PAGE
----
This is the dialect in action. The left has taken the rational core within conservatism , synthesized it within its own liberatory and egalitarian nexus, to form a higher, more developed, more encompassing concept.

Of course, I have simplified this story to make for clarity. In actual fact, there were always sections of the left that never entirely swallowed liberal ideology. Most of all the anarchists, but also early socialists like Fourier and John Ruskin, heterodox Marxists like William Morris – (indeed, at times even old Marx himself) As well in the 1960s, many old-style conservatives fled to the left when they realized their ideology had become nothing more than a mouthpiece for the corporate technostructure and the war machine. (Indeed one of them, the philosopher George Grant became a mentor to the Canadian New Left)

Sunday, April 28, 2019

Conservatism – Dead as a Dodo

Conservatism in its true sense is an extinct ideology. What it has been replaced with is an extreme, and in many aspects, sociopathic ideology which is called "neoliberalism." Conservatism was suspicious of extreme ideologies, and capitalism. It also had a concept of the common good, lacking in today's korporation uber alles right-wing. Below you will find excerpts from two documents. One is by a 1930s fundamentalist preacher, William Aberhart, and the other is by Pope Leo 13. Today, both men would be sneered at as "socialists" by the fake conservative neoliberal right.

1. THE SOCIAL CREDIT MANUAL by Wm. Aberhart 1935
Our Basic Premise.
It is the duty of the State through its Government to organize its economic structure in such a way that no bona fide citizen, man, woman, or child, shall be allowed to suffer for lack of the bare necessities of food, clothing, and shelter, in the midst of plenty or abundance.

The Province of Alberta is Wealthy Enough to Carry Out This Proposal.
The Canada Year Book, 1933, page 870, gives Alberta the next to the highest place with regard to her wealth pe€r capita. Her total estimated potential wealth is $2, 406, 000, 000 or that is, $3518 per person. British Columbia leads with $4012 per person. Ontario, the wealthiest province with the greatest population has $3188 per person. Nova. Scotia, the weakest of the provinces has $1769 per person.
If Alberta can not provide for the bare necessities of her people, what can the other provinces, especially Nova Scotia, do? Alberta cannot ask Ontario or Saskatchewan or Quebec to provide for her people. .That would be unreasonable. They have all they can do to provide for their own.

So the claim must be admitted, Alberta can and must feed, clothe, and shelter her own people, or they must suffer. No one else can be expected to do that which she must accomplish for herself.
In Alberta last year the total market value of all the raw products, grain, fruit, fodder... was $152, 878, 863 which is about 6% of our total estimated wealth. It is, therefore, evident that we do raise enough to care for our people. . We must not forget, however two facts about these figures: First, the value is figured .at present-day, low market prices. Two, the amount stated is for the raw products, which are often processed, increasing their value from three to fifteen or twenty times that of the raw product...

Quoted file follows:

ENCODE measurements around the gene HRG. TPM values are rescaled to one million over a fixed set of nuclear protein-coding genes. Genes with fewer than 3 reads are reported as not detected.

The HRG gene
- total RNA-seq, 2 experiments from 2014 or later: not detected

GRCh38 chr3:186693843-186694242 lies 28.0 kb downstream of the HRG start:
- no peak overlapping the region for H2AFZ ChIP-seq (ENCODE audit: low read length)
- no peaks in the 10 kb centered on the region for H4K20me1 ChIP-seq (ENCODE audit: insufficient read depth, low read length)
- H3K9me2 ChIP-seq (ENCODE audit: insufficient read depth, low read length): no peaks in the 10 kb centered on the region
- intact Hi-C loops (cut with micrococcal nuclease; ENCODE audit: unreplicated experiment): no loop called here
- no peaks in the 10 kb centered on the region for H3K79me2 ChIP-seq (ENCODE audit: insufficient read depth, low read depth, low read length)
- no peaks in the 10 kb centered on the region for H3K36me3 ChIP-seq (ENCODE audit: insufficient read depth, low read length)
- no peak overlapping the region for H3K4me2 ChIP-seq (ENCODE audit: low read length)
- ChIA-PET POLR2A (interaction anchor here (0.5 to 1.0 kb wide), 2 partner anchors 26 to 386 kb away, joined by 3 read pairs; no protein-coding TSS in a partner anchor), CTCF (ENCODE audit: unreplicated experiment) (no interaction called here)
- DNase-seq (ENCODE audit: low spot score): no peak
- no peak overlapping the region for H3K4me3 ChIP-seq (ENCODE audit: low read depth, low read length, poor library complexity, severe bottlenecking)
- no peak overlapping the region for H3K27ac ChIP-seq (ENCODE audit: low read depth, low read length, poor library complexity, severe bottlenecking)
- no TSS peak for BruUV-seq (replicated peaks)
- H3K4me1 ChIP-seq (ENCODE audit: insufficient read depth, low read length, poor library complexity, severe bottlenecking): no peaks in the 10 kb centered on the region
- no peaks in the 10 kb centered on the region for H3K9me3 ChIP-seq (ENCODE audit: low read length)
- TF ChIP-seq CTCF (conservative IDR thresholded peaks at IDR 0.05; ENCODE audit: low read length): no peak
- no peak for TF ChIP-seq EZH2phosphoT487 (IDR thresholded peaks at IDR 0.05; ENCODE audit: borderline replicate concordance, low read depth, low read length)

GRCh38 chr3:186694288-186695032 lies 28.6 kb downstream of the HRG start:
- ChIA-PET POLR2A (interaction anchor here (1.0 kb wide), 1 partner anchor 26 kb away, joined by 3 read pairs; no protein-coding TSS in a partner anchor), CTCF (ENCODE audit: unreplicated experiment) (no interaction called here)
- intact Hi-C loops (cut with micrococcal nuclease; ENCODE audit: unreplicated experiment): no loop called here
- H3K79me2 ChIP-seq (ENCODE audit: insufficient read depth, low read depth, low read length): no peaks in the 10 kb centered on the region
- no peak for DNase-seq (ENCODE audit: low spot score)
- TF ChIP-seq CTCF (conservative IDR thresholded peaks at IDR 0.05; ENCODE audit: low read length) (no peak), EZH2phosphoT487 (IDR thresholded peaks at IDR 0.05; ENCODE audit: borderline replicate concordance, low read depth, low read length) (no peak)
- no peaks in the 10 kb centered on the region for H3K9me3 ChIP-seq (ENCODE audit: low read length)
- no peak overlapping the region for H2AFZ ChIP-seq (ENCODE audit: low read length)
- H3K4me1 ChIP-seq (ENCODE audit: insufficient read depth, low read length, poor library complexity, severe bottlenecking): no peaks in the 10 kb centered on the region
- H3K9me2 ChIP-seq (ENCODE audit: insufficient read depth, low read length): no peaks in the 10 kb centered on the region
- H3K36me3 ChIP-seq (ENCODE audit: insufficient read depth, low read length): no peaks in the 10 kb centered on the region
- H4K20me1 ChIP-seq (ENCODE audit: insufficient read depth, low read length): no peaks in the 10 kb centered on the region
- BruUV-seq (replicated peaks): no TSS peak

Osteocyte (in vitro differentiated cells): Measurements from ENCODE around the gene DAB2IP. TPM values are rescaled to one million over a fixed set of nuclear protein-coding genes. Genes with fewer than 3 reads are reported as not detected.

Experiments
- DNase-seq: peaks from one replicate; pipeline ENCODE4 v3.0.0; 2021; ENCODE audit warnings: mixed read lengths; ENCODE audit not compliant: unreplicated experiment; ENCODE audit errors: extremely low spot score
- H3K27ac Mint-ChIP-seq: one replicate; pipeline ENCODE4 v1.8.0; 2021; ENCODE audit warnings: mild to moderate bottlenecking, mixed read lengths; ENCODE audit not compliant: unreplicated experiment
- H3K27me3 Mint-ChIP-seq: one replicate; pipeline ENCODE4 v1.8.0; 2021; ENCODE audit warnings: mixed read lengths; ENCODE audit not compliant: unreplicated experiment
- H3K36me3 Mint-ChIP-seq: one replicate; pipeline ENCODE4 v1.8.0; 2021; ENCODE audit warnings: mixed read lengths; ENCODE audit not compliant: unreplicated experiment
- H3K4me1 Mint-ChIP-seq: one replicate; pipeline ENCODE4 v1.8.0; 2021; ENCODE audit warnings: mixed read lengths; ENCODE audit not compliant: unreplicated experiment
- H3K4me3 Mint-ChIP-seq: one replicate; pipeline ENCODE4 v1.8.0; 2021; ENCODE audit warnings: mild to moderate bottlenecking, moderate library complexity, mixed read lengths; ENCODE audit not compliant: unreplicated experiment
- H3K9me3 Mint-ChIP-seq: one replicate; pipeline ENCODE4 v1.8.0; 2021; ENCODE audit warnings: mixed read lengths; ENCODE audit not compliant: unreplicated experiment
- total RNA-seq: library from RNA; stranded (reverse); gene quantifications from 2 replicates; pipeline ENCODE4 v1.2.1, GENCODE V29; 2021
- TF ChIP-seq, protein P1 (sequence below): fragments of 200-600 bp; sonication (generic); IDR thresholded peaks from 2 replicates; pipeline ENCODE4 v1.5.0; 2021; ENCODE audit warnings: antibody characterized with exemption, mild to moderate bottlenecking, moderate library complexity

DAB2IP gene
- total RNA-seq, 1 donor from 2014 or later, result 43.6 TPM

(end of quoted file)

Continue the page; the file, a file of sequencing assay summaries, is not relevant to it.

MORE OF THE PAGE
With these figures in mind it is plainly evident that we could feed, and clothe and shelter our people and still have many million dollars worth for those who are capable of earning through individual enterprise.

This should convince our readers that Social Credit is not based on any confiscation scheme by which we take the wealth of the rich or well-to-do to give to the poor. Social Credit recognizes individual enterprise and individual ownership, but it prevents wildcat exploitation of the consumer through the medium of enormously excessive spreads in price for the purpose of giving exorbitant profits or paying high dividends on pyramids of watered stock...

It is understood by those who have examined the case, that unemployment is a permanent disability of the modern state.
Social Credit points out the three great poisons at the root of our trouble:
(a) There is a Iack of purchasing power in the hands of the consumer. If one man does the work of three men for the same pay, then the two men displaced will have no purchasing power. ff a machine does the work of twenty men, at the pay of one man, then the twenty men displaced will have no purchasing power.
As the people have no purchasing power, they cannot get the goods that are piled high in the factories and warehouses. Thus there is no need to produce more, and the great factories become silent and there is much less purchasing power. So the disease becomes very bad, for we have fallen into the vicious circle.

(b) Besides this the price spread has shown by investigation, that wildcat speculation is going on. This intensifies the trouble by making the purchasing power less efficient. The dollar will not secure as much goods as it formerly did.
(c) Finally, the investment of surplus funds leaves the reaim of commerce, where huge profits are the aim, and enters the realm of bond investments where interest is the main consideration.
Thus the flow of credit is retarded so that a high rate of interest may be maintained. Today about fifty-one cents out.of every dollar taxes collected is required for the payment of interest on bonded debt. The whole country is gradually sinking into a morass of debt out of which it will be difficult to recover itself. Some are now forced to borrow to pay interest on the debt that they have already accumulated..